Ongoing Plastic Shopping Bag Saga Finds Toronto Bag Ban Overturned…For Now

WAIT! It’s Not What You Think!

When Toronto’s mayor, Rob Ford, attempted to do away with a 5-cent fee that was levied on plastic shopping bags handed out at stores within the city that set off a surprising turn of events. Ford wanted to do away with the fee because he felt it was not necessary – he felt shoppers should be able to use plastic bags if they want to and it was silly to charge a fee to dissuade them. The council immediately voted to pass the mayor’s proposal to end the fee and just as quickly proposed and passed an outright ban on plastic bags. The ban was scheduled to begin on January 1, 2013, but once again the plan has changed.

The Canadian Plastic Bag Association filed a lawsuit against the city. They argued that the ban was rushed and the city should have conducted research to assess the impact and determine whether a ban was necessary before even proposing the issue. On November 28, 2012, the council announced they would not proceed with the ban. From a legal perspective, the council did not have a choice. Had Toronto pursued the ban they would have left themselves vulnerable to the lawsuit which would have cost time and money and ultimately delayed their ability to pass a bag ban that could withstand attack from the Canadian Plastic Bag Association and other trade organizations.

Best of Intentions Put On Hold for Diminished Tree Canopy

The fee was initially passed as an effort to reduce plastic bag use and the litter that all too often accompanies plastic shopping bags. Environmental concerns were at the heart of the fee, but still, the hope was that it would drive the use of reusable shopping bags through necessity and awareness. Retailers kept the money raised by the fee, but there was a movement within the council for all or at least a portion of the money raised by the fee to be directed toward a fund that would plant trees throughout the city. An invasive and destructive insect known as the emerald ash borer destroyed trees in the area and the hope was that some or possibly all of the $5.4 million collected as a result of the bag fee could go toward helping restore the tree canopy. Unfortunately, Toronto is now left without a bag ban or a fee levied on plastic bags and there is no plan in place to increase the diminished tree canopy.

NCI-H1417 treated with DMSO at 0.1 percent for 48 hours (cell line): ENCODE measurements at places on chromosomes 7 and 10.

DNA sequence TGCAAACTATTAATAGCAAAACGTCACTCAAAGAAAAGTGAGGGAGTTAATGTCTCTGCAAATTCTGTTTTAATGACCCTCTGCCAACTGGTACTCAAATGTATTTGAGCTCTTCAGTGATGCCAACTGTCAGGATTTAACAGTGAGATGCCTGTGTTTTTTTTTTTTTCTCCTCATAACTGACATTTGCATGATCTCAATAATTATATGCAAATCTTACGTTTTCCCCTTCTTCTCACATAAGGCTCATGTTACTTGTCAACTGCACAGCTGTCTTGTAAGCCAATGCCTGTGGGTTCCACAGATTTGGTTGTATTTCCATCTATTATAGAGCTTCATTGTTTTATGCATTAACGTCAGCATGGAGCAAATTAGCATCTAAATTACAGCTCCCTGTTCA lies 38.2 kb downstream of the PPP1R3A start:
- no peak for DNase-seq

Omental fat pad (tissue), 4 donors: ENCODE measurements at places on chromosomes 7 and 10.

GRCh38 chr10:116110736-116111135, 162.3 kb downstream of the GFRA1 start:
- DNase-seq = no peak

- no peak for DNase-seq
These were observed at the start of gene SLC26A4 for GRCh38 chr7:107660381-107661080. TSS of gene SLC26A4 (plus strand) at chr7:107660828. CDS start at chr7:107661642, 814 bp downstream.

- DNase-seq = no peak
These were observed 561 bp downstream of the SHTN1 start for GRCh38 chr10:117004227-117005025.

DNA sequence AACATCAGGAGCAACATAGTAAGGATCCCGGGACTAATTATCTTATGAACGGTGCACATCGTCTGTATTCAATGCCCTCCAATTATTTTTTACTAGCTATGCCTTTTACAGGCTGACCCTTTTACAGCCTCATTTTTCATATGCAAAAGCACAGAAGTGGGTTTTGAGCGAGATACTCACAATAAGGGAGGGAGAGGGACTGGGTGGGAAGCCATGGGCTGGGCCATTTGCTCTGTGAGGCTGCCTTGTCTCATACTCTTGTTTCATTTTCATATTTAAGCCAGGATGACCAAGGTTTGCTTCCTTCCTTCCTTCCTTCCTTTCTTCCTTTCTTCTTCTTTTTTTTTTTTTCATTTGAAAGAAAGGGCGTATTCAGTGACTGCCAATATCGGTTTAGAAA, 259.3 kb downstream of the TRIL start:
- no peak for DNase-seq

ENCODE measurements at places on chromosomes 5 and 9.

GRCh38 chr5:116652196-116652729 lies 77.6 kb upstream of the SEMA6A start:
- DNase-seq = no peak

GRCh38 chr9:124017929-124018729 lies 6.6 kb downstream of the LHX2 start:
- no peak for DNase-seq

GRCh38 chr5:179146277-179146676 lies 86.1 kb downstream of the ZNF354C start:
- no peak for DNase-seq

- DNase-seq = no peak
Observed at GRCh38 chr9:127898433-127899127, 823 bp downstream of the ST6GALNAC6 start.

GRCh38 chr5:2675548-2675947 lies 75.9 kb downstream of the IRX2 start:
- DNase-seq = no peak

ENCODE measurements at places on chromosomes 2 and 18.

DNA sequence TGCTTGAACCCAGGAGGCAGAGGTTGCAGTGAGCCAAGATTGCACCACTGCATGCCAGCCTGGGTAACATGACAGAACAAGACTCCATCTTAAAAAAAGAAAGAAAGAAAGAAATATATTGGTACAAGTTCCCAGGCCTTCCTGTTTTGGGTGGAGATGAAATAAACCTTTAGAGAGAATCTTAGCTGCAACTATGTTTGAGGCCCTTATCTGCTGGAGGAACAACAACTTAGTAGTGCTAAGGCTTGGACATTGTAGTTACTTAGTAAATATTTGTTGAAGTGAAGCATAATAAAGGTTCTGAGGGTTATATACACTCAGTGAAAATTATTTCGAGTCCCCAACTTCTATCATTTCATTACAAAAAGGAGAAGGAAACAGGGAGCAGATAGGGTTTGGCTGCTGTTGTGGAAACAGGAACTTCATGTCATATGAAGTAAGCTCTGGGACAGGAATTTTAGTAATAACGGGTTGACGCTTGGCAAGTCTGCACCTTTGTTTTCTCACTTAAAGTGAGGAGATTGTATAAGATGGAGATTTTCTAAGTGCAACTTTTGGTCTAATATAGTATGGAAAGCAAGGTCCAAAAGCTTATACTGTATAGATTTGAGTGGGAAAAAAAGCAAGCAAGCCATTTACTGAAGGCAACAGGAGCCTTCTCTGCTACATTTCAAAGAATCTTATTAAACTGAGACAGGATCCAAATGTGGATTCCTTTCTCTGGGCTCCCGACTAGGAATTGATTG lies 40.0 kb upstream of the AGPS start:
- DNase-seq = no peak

Environmental Impact Reports Key to Passing Bag Bans

Many cities and municipalities have learned the hard way that before a ban can become law the city needs to prove the ban would be beneficial. Oakland, California tried to pass a bag ban and after a plastic trade organization filed a lawsuit the ban was overturned. Today all California cities must file an Environmental Impact Report (EIR) before they can proceed with a bag ban. The advantage of the EIR is that it gives the ban a solid foundation and allows it to stand up in court. The disadvantage is that an EIR can come with a hefty price tag and takes time.

Unfortunately, Toronto had to put the brakes on its ban, but in the end, it was the best decision since there were serious questions as to whether the ban could survive the lawsuit and now the city would be able to move forward. The council voted in favor of research measures to reduce plastic bag use in June of 2013. To read more about the abandoned plastic bag ban in Toronto go to–council-kills-plastic-bag-ban.



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